How A24 is selling a new dramatic performance by Adam Sandler.
Pairing Sandler and the directorial team of Benny and Josh Safdie may seem like an odd call, given the former’s penchant for lowbrow, lazy comedy and the latter’s reputation for avant garde cinema, but that’s exactly what’s happened with the new release Uncut Gems.
In the film Sandler plays Howard Ratner, a New York City jeweler with a tendency to gamble and take big risks in the hopes of a payoff, living by the seat of his pants and just trying to stay ahead of the people he’s in debt to. When he goes out on a limb to score a big payday he finds himself walking an even finer line as he tries to stay out of trouble while also not letting his family life fall apart more than it has.
The disconnect between the material and the public’s expectations of what an Adam Sandler movie is have formed the crux of A24’s marketing for the movie.
In September the first poster (by marketing agency BLT Communications) came out. There’s nothing extravagant about it, simply showing a grainy photo of Howard looking a little worse for wear but seemingly unphased by it. The story isn’t communicated at all through text so the message is just for audiences to come see a dramatic turn by Sandler.
At the beginning of the first trailer (4.1 million views on YouTube), released in September, Howard is seen as the kind of fast-talking low-grade con man who’s constantly getting himself into and out of trouble. That includes placing lots of bets and selling expensive jewelry. At the midpoint things take a turn and we see Howard may have overdone it, putting himself and his family in danger from powerful men who aren’t happy with how he’s been conducting himself.
Online and Social
Not much information beyond the marketing materials on the studio’s page for the film. Somewhat surprisingly, there were Facebook, Twitter and Instagram profiles created to share promotional material and, in the case of Twitter in particular, amplify early enthusiasm and positive reviews.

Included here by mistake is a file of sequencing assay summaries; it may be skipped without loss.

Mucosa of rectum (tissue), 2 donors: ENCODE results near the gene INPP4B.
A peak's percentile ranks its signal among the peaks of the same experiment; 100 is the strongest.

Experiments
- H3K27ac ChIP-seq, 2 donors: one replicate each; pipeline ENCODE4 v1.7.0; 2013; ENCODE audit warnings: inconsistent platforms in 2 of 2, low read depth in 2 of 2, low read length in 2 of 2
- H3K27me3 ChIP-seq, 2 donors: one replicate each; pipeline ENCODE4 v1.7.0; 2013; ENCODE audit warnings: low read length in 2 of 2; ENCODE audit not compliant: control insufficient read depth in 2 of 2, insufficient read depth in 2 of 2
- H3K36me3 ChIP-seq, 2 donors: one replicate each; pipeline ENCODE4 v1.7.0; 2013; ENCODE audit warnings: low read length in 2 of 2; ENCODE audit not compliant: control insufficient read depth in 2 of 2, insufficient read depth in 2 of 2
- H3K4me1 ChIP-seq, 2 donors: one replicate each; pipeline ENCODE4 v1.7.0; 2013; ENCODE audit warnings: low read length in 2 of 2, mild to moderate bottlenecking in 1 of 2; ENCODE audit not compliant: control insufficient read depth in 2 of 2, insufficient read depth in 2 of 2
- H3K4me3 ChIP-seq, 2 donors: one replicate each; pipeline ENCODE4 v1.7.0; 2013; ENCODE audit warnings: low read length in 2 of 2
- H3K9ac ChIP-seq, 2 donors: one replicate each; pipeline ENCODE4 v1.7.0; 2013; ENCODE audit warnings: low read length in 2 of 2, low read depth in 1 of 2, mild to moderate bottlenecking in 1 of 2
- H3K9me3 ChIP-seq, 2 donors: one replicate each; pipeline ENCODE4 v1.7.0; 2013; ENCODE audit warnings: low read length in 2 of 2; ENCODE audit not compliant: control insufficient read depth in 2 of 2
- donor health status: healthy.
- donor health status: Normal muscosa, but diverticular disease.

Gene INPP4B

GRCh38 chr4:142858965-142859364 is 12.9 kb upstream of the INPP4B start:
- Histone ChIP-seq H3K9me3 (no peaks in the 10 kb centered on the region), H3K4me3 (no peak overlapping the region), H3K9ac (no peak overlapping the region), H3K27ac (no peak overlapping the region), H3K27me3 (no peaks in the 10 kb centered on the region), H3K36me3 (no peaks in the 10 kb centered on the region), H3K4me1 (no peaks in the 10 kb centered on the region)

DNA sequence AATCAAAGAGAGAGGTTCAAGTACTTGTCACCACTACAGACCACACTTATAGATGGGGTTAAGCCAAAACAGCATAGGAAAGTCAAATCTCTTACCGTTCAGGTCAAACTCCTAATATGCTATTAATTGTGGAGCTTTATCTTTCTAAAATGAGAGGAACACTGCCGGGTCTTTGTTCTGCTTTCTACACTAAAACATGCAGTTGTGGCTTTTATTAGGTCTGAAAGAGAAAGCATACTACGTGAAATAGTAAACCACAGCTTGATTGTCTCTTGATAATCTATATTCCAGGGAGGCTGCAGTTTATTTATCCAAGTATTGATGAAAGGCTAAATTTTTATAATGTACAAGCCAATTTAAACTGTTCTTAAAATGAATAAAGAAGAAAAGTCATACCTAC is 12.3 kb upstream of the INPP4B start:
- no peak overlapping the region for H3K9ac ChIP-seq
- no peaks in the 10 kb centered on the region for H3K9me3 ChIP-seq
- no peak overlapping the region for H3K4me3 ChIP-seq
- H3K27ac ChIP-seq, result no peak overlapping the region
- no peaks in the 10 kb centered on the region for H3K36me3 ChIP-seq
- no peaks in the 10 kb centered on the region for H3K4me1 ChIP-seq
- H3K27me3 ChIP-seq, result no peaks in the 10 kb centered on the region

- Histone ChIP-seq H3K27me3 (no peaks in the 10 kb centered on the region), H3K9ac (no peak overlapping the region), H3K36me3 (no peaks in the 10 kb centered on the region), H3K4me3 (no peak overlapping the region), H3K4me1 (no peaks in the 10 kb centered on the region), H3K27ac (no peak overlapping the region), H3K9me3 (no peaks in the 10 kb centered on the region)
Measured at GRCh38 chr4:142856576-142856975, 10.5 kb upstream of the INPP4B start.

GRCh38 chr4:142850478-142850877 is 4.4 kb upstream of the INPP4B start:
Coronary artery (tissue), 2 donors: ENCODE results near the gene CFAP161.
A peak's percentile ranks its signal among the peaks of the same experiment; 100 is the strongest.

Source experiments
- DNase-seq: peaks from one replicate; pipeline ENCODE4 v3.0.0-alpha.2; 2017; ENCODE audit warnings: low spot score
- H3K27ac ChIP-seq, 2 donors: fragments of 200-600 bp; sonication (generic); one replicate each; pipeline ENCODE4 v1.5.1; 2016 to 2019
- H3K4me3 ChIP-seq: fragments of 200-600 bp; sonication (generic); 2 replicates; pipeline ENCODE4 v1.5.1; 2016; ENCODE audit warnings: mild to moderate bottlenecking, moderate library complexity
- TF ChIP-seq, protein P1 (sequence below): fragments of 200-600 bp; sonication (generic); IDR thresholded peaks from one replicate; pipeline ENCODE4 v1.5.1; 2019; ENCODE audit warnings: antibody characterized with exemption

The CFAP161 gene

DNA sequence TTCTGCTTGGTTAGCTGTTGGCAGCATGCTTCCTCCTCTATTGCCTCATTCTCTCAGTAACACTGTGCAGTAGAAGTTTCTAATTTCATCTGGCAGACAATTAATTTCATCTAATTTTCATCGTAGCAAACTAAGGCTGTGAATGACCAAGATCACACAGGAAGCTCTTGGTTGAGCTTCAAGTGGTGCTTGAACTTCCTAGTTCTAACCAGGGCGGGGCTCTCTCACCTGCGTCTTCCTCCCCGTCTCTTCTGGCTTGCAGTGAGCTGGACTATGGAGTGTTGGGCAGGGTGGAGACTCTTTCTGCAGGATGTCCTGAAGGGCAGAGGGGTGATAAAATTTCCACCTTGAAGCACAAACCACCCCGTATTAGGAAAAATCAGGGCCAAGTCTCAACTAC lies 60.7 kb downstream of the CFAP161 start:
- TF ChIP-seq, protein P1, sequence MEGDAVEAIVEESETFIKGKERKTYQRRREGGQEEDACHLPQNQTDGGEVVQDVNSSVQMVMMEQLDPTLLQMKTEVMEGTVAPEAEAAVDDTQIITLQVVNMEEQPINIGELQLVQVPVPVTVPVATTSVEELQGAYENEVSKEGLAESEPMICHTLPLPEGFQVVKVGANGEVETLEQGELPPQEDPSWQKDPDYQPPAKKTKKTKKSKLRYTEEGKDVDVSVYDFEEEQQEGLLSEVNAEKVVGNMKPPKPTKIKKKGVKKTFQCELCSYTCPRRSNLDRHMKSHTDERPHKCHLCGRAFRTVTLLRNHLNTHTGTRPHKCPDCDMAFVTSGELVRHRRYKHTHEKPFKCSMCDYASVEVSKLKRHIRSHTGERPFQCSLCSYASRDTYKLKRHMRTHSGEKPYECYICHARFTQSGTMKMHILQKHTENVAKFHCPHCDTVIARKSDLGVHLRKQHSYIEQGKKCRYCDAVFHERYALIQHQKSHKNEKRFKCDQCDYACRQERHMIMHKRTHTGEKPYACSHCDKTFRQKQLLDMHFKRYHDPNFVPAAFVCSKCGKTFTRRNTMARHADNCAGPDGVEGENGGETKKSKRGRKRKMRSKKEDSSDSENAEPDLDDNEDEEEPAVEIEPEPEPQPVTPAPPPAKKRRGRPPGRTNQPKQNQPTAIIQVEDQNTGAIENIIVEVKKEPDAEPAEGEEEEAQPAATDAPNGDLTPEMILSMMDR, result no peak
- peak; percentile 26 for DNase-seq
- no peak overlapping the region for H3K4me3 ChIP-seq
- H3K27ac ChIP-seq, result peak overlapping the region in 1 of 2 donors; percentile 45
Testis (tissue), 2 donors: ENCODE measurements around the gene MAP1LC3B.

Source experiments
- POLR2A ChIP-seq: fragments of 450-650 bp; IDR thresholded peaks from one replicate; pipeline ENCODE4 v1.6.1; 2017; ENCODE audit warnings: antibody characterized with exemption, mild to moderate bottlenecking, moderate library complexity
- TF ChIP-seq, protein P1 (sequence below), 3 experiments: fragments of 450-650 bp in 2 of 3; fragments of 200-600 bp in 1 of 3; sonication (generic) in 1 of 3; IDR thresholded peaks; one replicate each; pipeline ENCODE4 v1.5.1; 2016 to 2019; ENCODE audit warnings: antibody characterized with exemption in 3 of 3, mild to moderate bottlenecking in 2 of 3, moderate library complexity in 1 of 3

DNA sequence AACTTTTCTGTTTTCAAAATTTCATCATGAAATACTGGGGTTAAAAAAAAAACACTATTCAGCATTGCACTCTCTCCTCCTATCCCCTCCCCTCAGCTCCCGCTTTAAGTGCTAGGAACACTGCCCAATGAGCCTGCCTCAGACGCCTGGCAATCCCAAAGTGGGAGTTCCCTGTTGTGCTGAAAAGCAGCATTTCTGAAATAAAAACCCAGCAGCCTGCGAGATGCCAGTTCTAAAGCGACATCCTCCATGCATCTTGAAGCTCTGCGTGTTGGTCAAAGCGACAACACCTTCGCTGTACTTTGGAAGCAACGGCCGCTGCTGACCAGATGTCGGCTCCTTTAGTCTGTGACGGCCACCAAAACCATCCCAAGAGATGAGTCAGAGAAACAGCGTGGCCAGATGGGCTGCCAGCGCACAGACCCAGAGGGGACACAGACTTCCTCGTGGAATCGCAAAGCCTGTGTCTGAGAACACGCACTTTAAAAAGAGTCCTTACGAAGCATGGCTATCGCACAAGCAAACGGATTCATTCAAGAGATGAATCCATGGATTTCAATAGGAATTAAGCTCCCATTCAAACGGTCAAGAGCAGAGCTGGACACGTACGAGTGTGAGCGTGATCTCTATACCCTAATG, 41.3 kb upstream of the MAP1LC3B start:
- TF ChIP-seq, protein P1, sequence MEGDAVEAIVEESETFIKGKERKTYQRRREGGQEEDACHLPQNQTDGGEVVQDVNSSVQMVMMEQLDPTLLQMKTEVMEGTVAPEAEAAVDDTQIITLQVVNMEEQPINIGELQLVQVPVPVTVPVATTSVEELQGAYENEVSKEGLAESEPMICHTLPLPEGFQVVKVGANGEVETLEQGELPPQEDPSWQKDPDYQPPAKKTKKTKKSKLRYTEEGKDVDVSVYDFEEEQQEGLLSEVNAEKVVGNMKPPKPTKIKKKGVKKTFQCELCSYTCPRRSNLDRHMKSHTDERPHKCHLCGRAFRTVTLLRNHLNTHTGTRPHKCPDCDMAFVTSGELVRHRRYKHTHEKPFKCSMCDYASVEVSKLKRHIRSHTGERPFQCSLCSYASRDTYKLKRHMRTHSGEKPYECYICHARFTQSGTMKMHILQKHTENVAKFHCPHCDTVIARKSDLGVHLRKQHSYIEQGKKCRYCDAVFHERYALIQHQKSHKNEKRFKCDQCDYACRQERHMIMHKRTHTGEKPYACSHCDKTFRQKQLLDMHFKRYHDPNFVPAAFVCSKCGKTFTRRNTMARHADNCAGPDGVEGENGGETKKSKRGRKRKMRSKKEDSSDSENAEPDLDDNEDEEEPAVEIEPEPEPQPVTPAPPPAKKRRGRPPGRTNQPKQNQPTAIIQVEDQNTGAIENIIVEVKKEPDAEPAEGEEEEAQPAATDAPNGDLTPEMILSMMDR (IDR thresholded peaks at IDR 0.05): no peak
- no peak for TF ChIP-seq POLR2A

Advertising and Publicity
News the movie was among those that would screen at this year’s Toronto Film Festival hit in late July, accompanied by a first look at Sandler’s character. Reviews out of the festival heralded it as another great accomplishment from the Safdie brothers, with Sandler’s performance being called out by many. It later screened to similar acclaim at the Telluride Film Festival and was revealed to be the “secret” screening at the New York Film Festival.
Late October brought news the film had received three Gotham Awards nominations.
AMC released an exclusive featurette with comments from the directors and cast.
Media and Press
While the cast and crew were in Toronto there were a number of interviews where they talked about the positive reaction the film received and what it was like to work with the Safdies and what they did to prepare for their roles. Sandler spoke during NYFF about similar things.
Safdie talked about working with Sandler while the actor shared some of the research he engaged in prior to production in an October interview.
There were a handful of profiles of Sandler that all seemed to focus on how he approached taking a more dramatic role and whether it might mean awards consideration for the usually dismissed comedic actor. Similarly, a last couple profiles of the Safdies related how they had spent a decade or more trying to get this film made. Another interview with them focused on their hands-on filmmaking style.
At the premiere Sandler and the rest of the cast spoke about the movie and various other topics related to the state of the film industry.
Early reactions to the movie have been overwhelmingly enthusiastic, leading to a 92 percent “Fresh” rating on Rotten Tomatoes, something that can’t be said for most other Sandler films.
And that’s the point of the entire campaign. The Safdies have a reputation among critics and serious cinephiles for their innovative filmmaking techniques and original stories, but casting Sandler in this movie may have caused a few people to scratch their heads. So the marketing has worked overtime to present the actor as rising to the occasion and putting in the best work of his career. It’s not that he hasn’t given great performances in the past, it’s that drama isn’t his forte.
Notably, there’s been little effort – at least to my eyes – to bring in Sandler’s existing fanbase and have them take a chance on something outside his usual wheelhouse. It’s like the studio understands that the one audience can be swayed while the other can’t, so it’s not even worthy trying.